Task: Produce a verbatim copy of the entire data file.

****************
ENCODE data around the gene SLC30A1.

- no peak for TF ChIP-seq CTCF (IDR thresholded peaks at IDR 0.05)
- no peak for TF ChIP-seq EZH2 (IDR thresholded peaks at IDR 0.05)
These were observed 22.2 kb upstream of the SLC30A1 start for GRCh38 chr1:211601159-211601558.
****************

ENCODE data around the gene SLC30A1.

- no peak for TF ChIP-seq CTCF (IDR thresholded peaks at IDR 0.05)
- no peak for TF ChIP-seq EZH2 (IDR thresholded peaks at IDR 0.05)
These were observed 22.2 kb upstream of the SLC30A1 start for GRCh38 chr1:211601159-211601558.